UN Secretary General Antonio Guterres described a major climate change summit in Madrid as "disappointing" as the nearly 200 countries present failed to agree on concrete steps to fight global warming.
A declaration from the two-week long Cop25 underlined "the urgent need" for carbon-cutting measures but fighting among those attending meant nothing substantial was decided.
In the formal talks, European governments, small island states and the poorest nations struggled to persuade big-emitting countries, from the US and Brazil to India, China and Japan, to commit in 2020 to making their action plans more ambitious.
Cop25 has become mired in arguments over potential loopholes in rules governing international carbon trading, favoured by wealthier countries to reduce the cost of cutting emissions.
"I am disappointed with the results of Cop25," Mr Guterres said. "The international community lost an important opportunity to show increased ambition on mitigation, adaptation and finance to tackle the climate crisis."
Activists had earlier hit out at the inertia in the Madrid talks.
Meetings dragged on until the early hours of Sunday as representatives from the countries failed to agree on crucial matters that marked two weeks of talks dominated by points of difference.
"Today the citizens of the world are asking for us to move ahead faster and better, in financing, adaptation, mitigation," said Carolina Schmidt, Chilean Environment Minister and President of Cop25.
Genuine ambition in how far each country was willing to cut carbon emissions or assist less wealthy peers to do so largely failed.
"The climate emergency is now," said Oumarou Ibrahim from the Chad Mbororo community, which relies on agriculture. "We need our voices to be here. Action must start now."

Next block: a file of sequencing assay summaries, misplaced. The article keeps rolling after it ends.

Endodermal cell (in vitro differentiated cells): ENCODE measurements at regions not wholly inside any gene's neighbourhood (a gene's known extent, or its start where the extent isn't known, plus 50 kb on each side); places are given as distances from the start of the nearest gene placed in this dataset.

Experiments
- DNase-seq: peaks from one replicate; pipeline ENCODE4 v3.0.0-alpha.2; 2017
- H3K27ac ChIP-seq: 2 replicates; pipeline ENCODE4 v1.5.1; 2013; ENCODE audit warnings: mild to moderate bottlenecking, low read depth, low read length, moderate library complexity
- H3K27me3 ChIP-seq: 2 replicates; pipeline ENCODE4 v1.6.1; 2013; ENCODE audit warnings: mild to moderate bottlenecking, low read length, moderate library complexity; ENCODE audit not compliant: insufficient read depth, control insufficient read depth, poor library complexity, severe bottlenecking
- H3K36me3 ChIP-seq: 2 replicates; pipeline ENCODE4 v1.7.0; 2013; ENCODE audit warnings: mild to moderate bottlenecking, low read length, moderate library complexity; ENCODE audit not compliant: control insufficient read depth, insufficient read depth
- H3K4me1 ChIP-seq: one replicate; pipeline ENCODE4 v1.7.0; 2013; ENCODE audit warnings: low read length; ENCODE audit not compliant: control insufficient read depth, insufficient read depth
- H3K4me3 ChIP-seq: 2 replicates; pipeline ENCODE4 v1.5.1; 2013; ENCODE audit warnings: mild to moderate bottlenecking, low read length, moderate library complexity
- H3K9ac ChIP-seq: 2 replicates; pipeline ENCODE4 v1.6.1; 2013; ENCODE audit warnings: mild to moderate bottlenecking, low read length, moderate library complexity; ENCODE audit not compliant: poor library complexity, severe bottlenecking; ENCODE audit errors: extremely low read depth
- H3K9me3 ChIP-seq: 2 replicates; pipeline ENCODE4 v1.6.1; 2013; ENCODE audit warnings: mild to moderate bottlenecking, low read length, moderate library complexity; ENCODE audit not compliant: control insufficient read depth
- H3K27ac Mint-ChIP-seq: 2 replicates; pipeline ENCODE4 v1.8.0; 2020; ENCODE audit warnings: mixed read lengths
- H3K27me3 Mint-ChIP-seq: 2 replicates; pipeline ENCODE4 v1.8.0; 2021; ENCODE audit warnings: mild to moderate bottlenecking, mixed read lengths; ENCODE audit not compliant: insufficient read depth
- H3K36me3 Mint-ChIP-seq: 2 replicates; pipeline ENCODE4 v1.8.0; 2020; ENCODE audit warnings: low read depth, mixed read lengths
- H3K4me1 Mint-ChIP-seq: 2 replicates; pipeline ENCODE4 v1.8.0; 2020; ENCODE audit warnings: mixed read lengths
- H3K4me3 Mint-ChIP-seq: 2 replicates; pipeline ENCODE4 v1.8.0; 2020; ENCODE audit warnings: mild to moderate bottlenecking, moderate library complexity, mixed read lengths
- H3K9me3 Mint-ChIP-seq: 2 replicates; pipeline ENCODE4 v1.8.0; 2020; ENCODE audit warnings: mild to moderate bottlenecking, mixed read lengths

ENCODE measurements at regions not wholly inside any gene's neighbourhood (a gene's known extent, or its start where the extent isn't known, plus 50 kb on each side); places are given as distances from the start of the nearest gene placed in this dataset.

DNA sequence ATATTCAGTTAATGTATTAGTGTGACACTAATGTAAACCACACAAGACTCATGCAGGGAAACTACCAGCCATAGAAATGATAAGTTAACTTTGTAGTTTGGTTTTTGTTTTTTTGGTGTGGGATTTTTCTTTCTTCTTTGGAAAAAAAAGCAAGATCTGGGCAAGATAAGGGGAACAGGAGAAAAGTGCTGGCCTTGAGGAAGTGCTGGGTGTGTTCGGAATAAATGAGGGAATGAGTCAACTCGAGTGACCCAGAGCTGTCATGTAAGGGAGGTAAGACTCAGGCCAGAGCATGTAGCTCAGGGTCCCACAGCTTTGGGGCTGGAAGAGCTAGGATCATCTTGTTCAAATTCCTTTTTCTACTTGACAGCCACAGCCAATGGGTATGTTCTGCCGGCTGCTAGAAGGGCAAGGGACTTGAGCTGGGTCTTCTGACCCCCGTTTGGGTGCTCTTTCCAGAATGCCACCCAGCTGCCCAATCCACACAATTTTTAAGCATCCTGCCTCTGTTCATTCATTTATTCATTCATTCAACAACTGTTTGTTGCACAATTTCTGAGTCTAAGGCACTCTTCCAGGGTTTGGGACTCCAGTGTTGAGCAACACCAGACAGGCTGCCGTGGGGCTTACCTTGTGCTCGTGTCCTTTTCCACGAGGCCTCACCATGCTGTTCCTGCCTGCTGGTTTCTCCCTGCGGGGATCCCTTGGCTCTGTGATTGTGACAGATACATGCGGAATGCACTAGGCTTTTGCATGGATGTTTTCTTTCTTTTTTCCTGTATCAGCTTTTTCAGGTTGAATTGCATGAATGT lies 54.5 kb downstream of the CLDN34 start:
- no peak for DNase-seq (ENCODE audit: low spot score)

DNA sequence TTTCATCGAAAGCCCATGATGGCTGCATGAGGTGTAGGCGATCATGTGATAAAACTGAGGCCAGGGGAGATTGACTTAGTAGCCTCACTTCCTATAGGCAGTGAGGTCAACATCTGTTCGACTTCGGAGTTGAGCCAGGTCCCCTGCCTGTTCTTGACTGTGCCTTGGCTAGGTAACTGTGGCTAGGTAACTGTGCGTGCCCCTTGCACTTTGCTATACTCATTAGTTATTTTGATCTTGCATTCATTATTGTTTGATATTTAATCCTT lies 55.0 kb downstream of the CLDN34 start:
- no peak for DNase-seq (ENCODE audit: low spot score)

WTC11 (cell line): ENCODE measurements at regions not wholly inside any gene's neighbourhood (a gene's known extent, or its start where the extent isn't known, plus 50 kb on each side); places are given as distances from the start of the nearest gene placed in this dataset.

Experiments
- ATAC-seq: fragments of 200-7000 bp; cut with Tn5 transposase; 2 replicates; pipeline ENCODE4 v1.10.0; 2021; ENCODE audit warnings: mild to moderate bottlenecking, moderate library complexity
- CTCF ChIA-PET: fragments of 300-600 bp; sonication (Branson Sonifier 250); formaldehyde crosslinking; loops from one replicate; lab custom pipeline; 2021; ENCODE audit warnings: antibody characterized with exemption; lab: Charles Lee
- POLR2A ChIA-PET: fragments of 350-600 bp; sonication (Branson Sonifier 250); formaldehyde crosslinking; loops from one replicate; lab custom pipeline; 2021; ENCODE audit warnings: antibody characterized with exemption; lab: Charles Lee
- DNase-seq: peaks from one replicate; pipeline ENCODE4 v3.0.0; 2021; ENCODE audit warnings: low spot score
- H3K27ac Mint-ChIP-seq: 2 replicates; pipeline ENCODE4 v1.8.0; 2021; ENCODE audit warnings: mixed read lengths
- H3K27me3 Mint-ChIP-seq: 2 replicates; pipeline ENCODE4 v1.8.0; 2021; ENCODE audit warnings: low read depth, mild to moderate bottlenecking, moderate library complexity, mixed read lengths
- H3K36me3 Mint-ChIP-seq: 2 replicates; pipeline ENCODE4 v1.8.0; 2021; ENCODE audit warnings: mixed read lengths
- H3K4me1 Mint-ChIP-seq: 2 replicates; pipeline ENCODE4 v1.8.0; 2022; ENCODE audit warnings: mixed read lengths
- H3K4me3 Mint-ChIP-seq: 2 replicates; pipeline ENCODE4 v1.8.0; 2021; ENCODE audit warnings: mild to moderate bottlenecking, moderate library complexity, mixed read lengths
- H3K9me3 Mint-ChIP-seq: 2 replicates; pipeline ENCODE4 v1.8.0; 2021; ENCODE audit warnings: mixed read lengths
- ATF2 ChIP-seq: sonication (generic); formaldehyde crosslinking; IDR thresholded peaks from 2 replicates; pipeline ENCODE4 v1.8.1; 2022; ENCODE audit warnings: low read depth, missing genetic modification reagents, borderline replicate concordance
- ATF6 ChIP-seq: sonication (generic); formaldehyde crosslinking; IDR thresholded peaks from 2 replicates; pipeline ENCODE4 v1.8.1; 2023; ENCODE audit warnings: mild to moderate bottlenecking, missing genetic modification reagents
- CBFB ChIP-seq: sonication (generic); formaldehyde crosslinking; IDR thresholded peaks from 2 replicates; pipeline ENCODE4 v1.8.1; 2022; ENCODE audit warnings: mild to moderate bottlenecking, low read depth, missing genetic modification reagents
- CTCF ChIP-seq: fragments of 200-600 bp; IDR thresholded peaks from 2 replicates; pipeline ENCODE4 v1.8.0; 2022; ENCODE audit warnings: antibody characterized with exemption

Africa’s Sahel region has been beset by droughts and floods that have meant small crops and herders running out of grazing areas.
"From fires and power shut-offs in California to floods and other disasters, disabled people are the first to be left behind and the first to die," said disability rights campaigner Jason Boberg, from New Zealand.
Ms Schmidt admitted “this has been very tough, very long” in reference to the two weeks of talks, but she insisted “things are coming together”.
"We are almost there. It's hard, it's difficult, but it's worth it," she added.
But the UN climate meetings, informally known as Cop25, were decried by Alden Meyer, a climate expert.
“I've been attending these climate negotiations since they first started in 1991, but never have I seen the almost total disconnection we've seen here in Madrid between what the science requires and the people of the world demand, and what the climate negotiators are delivering,” Mr Meyer said.
“The planet is on fire and our window of escape is getting harder and harder to reach the longer we fail to act."
Draft agreements circulated overnight on Saturday risked undoing or stalling on commitments made in the 2015 Paris climate accord.
Among the main issues being discussed in Madrid are rules for international carbon markets and a system for channelling money to help poor countries cope with the economic impact of climate change.
The Paris agreement, from which President Donald Trump has begun withdrawing the US, was a global action plan that aimed to keep global temperature rises to a minimum.
It was critical for countries to resist attempts by Brazil and others to keep large piles of carbon credits amassed under a now-discredited system, Nathaniel Keohane, of the Environmental Defence Fund, told AP.
“That opens up a potentially major hole in the fabric of the Paris Agreement,” Mr Keohane said. “There is really a question of integrity at stake and it is really critical for countries to hold the line.”
Kevin Conrad, Papua New Guinea’s climate envoy, told the Madrid audience that "over the last 24 hours, 90 per cent of the participants have not been involved in this process".
The talks were originally supposed to be held in Chile but mass demonstrations forced them to be moved abroad.